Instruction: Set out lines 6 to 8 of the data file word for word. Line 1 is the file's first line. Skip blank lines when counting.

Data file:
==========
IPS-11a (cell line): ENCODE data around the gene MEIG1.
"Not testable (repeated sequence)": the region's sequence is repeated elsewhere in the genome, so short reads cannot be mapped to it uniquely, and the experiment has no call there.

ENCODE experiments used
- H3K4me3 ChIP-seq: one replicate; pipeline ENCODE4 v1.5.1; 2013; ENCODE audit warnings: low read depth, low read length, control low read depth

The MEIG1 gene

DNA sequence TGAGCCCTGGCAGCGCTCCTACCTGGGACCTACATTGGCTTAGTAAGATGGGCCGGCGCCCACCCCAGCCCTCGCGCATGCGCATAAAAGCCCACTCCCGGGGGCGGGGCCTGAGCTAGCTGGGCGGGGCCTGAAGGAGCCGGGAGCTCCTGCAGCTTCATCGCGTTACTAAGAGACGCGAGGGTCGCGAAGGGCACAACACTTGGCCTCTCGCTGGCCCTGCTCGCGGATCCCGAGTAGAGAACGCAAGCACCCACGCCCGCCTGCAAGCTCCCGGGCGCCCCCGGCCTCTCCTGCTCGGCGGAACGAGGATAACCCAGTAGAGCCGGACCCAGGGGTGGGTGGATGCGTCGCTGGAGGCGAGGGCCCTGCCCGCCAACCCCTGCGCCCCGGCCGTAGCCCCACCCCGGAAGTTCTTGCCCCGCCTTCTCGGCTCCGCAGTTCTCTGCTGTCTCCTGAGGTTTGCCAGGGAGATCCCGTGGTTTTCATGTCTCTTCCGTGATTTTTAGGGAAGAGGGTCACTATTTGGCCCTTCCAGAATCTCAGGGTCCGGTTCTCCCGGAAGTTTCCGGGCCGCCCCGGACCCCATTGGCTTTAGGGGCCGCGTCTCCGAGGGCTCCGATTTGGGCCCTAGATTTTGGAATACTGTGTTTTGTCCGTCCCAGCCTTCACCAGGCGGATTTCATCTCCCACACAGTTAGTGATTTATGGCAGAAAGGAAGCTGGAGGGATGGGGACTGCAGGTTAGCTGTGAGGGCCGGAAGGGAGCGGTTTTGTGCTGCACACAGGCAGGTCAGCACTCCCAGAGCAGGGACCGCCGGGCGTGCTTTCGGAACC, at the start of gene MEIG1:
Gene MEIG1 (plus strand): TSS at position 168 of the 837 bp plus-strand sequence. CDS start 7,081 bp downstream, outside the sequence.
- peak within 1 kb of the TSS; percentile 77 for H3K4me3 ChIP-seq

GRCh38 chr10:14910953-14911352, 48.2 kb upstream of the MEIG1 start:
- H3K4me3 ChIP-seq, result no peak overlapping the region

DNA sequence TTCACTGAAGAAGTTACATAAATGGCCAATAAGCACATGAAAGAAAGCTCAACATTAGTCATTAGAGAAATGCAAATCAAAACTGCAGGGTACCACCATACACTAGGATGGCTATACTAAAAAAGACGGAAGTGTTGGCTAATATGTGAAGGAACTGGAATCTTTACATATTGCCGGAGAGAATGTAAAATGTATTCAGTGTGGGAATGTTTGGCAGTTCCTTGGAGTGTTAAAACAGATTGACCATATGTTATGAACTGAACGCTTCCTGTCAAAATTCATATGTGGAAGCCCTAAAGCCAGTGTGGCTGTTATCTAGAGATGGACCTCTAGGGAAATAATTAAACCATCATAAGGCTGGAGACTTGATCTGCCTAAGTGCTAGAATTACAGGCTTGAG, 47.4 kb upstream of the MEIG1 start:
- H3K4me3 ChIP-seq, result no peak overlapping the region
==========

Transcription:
DNA sequence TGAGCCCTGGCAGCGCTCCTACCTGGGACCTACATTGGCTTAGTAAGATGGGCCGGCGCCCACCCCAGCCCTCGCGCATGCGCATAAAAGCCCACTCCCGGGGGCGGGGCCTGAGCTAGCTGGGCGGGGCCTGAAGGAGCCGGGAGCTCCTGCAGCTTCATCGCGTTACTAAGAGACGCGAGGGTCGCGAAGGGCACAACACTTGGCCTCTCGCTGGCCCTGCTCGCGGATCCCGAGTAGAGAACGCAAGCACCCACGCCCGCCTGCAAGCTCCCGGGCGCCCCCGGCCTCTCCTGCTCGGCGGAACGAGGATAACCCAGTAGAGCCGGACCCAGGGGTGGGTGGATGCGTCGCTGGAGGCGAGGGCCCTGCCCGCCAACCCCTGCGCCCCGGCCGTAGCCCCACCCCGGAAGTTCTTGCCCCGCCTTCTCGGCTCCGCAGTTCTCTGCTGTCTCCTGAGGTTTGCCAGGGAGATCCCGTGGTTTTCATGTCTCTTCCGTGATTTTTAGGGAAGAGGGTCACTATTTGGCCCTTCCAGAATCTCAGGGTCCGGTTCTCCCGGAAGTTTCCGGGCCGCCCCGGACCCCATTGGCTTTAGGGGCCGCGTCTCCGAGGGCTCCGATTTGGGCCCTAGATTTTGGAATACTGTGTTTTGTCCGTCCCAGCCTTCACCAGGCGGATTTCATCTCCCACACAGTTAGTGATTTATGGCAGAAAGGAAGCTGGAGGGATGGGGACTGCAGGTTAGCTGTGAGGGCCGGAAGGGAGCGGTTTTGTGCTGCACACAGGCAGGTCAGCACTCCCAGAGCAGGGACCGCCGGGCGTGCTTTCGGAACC, at the start of gene MEIG1:
Gene MEIG1 (plus strand): TSS at position 168 of the 837 bp plus-strand sequence. CDS start 7,081 bp downstream, outside the sequence.
- peak within 1 kb of the TSS; percentile 77 for H3K4me3 ChIP-seq